I know God has a plan for Sasha, but we are human and we aren't always open to hearing God's plan. I know his previous committed family feels God has a plan for him as well....and as difficult as it is for them, I know that they hope and believe God will reveal Sasha to his forever family.  Recently I learned that there are a lot more people reading this blog than I had thought. Am I speaking to Sasha's momma? His daddy? Please hear my plea on behalf of this sweet boy's life. Please, even if you are not Sasha's family, join me in the fight to find his forever family. Pray for him, donate to his grant fun (which is already at $4,000!! woah), pass along his profile to anyone you know that is interested in adoption. Be his voice with me. I have some videos and photos of Sasha if you are interested please email me privately (spbasile at hotmail dot com).

Is Sasha your son?
(photo taken recently in May)


  1. Sarah, our words are making a difference!! Our passion for orphans in Eastern Europe, our passion for special needs children, and our passion for taking that leap of faith is making a difference in the world around us. We may never see ripple we have caused and we may see some of them. But know we are making a difference, one child at a time. Over this past weekend, that difference was evident in the outpouring of encouragement we received through our blog. I thought we would be one of many writing stories and no one would visit. But, if one person takes a leap of faith and chooses to adopt because of the words I've written, then it has been so worth it. We have decided to name our daughter Sarah, for many reasons which we will share this week, but you are one of the many Sarahs who led us on this path. To whom much is given, much is expected. Sarah, you've been given the gift of writing with a powerful voice. Keep using that gift to advocate for these orphans.

    Sarah, you, Zoya, and Shawn are making a difference!!!

  2. I am so thankful that you take the time to do this! I have felt the same way you have but LOVE it when I see people commit. The very blog you linked to in this post is bringing home the little girl who I was "warrior" for back in March! The money in her account was raised by me and a few of my dear friends! I think that is SO cool! :) We NEVER know what/how God uses us!!! :)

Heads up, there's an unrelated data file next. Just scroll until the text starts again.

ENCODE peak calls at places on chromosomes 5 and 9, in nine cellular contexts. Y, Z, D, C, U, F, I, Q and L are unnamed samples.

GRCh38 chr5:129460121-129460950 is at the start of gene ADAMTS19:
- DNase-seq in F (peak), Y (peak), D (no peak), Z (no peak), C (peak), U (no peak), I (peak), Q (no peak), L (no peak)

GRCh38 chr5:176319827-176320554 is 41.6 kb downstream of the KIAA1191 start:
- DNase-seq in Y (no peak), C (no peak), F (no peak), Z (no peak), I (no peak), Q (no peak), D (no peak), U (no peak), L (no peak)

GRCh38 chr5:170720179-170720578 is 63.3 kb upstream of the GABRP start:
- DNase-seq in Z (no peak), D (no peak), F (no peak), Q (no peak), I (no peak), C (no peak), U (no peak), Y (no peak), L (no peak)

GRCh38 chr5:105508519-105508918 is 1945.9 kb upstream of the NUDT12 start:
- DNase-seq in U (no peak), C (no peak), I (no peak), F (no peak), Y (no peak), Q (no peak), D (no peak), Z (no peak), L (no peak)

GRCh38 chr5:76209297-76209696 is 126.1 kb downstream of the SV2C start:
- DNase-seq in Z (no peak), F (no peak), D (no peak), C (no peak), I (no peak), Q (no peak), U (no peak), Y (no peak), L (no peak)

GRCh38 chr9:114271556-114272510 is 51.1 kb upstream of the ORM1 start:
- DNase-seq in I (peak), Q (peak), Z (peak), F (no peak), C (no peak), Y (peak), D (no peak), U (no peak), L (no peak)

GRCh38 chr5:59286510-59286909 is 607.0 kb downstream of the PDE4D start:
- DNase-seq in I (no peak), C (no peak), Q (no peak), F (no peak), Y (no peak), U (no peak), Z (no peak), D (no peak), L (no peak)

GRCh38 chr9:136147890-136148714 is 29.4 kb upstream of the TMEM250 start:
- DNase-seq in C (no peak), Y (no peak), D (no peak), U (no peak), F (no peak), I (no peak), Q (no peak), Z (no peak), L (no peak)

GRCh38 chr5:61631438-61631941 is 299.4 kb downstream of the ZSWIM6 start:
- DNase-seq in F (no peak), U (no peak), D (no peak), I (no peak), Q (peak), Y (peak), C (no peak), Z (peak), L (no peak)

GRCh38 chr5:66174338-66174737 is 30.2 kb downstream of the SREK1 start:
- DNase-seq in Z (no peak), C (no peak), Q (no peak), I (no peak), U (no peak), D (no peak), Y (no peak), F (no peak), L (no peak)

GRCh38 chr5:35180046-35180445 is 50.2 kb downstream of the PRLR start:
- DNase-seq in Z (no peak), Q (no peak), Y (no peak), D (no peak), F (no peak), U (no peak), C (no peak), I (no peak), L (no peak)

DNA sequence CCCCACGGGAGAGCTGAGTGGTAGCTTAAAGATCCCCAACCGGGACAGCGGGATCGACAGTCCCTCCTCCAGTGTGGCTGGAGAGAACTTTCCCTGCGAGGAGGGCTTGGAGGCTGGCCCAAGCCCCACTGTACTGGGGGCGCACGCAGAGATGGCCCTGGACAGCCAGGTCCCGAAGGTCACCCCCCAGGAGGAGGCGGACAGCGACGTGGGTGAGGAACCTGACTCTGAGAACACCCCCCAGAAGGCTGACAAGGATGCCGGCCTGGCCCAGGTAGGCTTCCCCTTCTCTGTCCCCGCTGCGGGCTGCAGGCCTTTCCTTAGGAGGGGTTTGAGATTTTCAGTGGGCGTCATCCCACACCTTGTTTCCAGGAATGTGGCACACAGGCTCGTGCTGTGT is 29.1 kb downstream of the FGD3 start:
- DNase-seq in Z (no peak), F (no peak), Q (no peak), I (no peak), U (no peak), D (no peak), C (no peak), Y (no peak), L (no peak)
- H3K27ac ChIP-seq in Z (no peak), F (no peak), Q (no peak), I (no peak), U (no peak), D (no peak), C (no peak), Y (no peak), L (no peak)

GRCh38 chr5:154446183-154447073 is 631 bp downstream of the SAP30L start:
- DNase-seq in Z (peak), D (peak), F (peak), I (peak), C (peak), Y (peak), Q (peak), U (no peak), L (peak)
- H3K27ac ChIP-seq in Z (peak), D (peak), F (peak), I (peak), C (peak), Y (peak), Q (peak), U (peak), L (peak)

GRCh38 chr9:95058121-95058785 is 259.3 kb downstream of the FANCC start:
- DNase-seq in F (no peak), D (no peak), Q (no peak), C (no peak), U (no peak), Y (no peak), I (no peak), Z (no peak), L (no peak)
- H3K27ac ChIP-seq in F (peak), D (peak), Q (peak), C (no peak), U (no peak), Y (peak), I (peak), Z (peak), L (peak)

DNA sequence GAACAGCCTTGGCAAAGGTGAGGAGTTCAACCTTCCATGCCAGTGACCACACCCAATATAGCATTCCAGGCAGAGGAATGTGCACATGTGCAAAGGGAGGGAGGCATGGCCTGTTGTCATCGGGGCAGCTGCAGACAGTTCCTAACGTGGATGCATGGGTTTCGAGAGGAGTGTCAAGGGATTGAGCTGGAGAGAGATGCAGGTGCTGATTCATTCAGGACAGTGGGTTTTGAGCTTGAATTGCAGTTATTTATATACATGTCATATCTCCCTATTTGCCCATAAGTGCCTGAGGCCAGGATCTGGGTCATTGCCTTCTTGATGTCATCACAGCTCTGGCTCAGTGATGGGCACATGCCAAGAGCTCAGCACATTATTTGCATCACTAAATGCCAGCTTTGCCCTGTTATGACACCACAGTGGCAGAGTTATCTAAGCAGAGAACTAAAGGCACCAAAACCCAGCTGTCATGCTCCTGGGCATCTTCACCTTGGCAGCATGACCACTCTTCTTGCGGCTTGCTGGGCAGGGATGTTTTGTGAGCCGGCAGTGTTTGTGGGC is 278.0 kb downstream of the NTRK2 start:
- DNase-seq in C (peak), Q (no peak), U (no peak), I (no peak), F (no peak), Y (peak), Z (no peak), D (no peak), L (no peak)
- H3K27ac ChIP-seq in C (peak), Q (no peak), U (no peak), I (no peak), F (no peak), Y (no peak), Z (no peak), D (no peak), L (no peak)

3. Sasha is adorable- I just want to hug him! I have copied your post with a link back here to my blog =)

  4. I was just crying last night, thinking about Sasha, Oh, how I wish I could take him too. If you don't mind, I would like to post this on my blog. I want to find him a mommy and daddy like nothing else. Even, if it means taking him myself. :) I will be praying.

  5. He is adorable. I wish the time was right for us. I would love to have him for a son. I copied a link and posted it on my blog. Thanks for your posts, they are awesome.

  6. Only those who have been to the orphanages can say they have those same feelings, memories, smells, and sounds found once you have entered those doors, but there are a great many people out there in this world who will, for some unknown reason, be led to your post and will be moved to become his mommy and daddy. You have done as God has asked and for that He is happy!!

  7. Powerful post!

    Thanks for taking the time to give us all a little more perspective of what we CAN do to help.

  8. My heart breaks for Sasha. I know the wonderful family that was going to adopt Sasha and they have made us all fall in love with him over the past months. I have to believe that God has a plan for this little angel. Thank you for the post.

    I watched the video of Zoya's adoption. You can see what a difference this adoption has made in her life just by seeing how her smile grows over during the video. What a lucky girl she is. May God continue to bless you.

  9. Sarah, I have some questions about Sasha. Tried e-mailing you, but it wouldn't work :( Please contact me when you get this.